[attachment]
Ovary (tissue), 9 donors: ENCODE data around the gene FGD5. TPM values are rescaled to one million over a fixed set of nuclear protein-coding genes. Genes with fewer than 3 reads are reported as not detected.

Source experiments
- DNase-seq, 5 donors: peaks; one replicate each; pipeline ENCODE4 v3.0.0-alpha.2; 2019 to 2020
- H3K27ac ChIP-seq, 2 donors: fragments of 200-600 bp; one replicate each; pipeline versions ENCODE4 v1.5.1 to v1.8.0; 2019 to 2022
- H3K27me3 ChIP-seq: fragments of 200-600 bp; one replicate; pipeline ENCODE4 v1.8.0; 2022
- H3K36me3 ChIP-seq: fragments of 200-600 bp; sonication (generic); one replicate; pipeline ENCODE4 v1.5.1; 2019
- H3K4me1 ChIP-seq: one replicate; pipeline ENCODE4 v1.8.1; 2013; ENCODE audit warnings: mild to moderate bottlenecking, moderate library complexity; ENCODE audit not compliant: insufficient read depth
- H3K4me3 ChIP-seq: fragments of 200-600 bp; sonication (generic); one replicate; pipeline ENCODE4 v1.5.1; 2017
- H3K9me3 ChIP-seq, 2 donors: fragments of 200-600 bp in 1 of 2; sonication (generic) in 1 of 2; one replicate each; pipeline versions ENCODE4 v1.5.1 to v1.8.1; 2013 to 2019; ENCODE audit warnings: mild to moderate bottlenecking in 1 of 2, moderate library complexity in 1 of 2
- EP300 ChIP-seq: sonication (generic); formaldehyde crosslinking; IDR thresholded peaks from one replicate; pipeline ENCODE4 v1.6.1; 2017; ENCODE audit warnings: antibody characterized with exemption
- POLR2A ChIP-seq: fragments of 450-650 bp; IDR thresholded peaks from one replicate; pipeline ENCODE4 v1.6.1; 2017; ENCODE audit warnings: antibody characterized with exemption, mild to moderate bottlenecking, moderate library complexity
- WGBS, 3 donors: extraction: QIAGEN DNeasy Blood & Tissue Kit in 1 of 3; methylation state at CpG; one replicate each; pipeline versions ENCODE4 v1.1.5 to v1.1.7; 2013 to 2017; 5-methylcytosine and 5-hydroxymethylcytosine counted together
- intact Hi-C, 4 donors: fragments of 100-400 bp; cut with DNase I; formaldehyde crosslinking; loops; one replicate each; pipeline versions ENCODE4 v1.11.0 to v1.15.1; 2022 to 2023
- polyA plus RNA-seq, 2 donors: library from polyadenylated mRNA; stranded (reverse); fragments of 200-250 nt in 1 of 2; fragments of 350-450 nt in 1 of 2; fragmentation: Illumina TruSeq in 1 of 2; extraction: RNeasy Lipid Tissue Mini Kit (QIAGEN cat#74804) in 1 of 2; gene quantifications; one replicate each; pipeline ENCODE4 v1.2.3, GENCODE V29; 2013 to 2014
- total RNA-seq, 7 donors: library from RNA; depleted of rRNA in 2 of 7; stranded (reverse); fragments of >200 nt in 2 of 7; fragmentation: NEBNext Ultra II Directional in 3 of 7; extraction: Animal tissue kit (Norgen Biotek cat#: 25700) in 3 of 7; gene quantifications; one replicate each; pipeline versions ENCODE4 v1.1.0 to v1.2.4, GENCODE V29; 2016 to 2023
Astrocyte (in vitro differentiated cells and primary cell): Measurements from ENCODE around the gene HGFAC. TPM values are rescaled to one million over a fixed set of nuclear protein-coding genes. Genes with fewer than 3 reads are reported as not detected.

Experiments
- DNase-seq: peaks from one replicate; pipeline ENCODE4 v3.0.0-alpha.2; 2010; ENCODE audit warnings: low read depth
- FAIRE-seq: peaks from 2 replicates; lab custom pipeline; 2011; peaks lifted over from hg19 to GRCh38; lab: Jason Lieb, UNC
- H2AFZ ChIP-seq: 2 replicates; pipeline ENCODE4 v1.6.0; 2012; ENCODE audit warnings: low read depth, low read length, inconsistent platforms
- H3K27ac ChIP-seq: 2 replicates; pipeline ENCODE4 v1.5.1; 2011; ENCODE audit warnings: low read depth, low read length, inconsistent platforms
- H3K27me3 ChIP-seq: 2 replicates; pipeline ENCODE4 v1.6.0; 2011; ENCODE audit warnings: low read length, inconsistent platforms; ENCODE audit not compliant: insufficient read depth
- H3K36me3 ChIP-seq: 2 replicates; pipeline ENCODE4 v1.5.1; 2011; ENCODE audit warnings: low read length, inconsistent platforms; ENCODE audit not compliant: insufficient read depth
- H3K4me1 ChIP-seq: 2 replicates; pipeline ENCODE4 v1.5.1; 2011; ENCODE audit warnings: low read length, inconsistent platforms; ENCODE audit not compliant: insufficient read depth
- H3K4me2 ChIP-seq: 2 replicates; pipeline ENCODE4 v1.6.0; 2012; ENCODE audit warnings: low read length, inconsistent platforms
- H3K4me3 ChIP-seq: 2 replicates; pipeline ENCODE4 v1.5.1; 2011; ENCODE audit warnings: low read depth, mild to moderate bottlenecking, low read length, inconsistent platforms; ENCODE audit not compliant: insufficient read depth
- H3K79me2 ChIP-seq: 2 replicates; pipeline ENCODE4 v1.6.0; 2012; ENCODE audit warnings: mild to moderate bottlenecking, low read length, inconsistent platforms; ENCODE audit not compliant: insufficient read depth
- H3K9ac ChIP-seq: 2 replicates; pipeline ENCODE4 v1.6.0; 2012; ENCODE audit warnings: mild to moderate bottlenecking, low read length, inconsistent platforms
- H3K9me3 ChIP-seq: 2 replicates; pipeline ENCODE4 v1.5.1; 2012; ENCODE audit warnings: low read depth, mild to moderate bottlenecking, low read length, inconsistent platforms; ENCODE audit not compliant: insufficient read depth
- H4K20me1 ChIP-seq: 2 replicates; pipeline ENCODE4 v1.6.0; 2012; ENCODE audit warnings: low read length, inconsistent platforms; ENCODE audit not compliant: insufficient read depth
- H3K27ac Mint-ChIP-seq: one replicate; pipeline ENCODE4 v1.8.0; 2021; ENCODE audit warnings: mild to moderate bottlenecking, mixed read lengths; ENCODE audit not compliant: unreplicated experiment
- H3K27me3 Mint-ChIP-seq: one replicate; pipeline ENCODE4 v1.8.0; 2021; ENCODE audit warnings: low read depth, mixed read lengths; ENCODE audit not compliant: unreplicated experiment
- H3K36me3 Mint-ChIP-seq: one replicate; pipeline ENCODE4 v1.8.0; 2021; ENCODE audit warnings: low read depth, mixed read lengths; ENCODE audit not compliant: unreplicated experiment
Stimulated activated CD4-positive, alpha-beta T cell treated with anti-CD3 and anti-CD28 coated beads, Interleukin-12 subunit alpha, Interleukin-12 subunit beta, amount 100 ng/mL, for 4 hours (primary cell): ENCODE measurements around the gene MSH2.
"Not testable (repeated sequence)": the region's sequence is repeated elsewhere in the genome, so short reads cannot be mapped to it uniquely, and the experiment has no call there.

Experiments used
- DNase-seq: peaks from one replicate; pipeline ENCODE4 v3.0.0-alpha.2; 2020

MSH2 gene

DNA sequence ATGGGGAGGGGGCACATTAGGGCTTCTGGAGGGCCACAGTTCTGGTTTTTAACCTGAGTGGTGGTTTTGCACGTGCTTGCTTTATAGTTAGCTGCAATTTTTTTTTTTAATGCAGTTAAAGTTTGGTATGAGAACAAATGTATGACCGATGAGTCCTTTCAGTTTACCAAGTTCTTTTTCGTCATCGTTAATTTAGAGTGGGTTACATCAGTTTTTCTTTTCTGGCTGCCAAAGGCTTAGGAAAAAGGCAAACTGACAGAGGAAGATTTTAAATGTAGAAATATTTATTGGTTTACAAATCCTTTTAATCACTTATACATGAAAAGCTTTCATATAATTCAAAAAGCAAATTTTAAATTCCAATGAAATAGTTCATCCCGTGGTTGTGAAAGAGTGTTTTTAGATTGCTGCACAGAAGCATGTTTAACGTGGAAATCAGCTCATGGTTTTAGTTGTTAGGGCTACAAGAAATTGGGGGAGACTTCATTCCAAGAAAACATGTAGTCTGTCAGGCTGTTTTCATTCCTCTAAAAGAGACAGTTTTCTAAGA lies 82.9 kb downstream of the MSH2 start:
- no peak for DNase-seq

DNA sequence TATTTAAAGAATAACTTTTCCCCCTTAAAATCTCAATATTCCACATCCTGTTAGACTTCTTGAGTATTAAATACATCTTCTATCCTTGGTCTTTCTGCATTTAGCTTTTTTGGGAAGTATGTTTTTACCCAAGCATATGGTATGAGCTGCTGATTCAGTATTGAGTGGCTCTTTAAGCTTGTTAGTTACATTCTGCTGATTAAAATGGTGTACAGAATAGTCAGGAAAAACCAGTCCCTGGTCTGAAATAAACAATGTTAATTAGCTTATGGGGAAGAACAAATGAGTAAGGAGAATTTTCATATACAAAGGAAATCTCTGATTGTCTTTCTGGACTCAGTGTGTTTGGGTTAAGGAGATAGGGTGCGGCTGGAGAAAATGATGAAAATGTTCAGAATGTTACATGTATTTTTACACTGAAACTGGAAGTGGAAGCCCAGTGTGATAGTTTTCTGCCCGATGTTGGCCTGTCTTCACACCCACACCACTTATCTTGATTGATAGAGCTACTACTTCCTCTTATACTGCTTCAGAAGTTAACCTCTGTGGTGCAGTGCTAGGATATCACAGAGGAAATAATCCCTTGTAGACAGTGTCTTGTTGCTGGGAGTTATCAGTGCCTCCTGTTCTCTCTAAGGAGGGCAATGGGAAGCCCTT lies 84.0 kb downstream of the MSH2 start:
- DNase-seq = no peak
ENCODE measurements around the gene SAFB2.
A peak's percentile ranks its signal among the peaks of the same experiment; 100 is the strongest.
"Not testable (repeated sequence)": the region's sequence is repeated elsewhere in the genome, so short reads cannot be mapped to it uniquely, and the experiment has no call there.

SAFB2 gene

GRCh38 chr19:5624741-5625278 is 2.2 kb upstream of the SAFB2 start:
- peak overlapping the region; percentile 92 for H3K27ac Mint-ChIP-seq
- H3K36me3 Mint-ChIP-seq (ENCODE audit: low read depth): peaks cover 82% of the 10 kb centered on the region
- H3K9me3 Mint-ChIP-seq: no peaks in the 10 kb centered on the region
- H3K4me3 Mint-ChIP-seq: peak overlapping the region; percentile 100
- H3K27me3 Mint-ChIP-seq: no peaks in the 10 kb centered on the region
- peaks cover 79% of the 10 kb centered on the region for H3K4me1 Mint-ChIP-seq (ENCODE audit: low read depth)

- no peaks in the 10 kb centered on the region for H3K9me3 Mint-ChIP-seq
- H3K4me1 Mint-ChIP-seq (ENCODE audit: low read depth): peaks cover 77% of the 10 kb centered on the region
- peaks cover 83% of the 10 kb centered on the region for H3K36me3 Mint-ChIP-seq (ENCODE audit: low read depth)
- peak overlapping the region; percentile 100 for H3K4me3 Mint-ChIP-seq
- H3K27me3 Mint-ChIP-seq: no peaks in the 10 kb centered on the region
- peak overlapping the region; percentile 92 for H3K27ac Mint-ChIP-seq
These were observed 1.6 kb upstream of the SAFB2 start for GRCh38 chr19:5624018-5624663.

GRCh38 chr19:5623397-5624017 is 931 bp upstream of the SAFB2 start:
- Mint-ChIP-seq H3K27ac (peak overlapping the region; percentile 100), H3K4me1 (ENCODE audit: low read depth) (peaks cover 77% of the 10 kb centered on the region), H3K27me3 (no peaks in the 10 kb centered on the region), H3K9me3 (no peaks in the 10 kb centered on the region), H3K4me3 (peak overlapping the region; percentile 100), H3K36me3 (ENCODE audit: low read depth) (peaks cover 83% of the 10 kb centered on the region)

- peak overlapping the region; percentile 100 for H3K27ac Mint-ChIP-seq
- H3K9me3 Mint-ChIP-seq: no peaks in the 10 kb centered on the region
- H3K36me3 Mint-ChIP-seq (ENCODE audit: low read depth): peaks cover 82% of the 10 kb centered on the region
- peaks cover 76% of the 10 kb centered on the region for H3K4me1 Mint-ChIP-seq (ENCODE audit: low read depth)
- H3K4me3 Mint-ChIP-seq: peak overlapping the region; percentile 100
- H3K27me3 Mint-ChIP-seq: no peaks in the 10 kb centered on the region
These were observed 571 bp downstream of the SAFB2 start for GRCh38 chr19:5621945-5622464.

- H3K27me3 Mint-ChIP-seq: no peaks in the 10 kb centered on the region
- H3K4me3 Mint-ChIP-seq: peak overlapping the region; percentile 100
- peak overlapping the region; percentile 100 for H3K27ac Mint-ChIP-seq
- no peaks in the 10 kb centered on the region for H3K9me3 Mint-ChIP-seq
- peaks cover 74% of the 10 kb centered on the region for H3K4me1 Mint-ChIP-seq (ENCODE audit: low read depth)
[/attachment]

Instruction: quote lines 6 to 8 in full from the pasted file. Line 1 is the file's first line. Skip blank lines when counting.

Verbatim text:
- H3K36me3 ChIP-seq: fragments of 200-600 bp; sonication (generic); one replicate; pipeline ENCODE4 v1.5.1; 2019
- H3K4me1 ChIP-seq: one replicate; pipeline ENCODE4 v1.8.1; 2013; ENCODE audit warnings: mild to moderate bottlenecking, moderate library complexity; ENCODE audit not compliant: insufficient read depth
- H3K4me3 ChIP-seq: fragments of 200-600 bp; sonication (generic); one replicate; pipeline ENCODE4 v1.5.1; 2017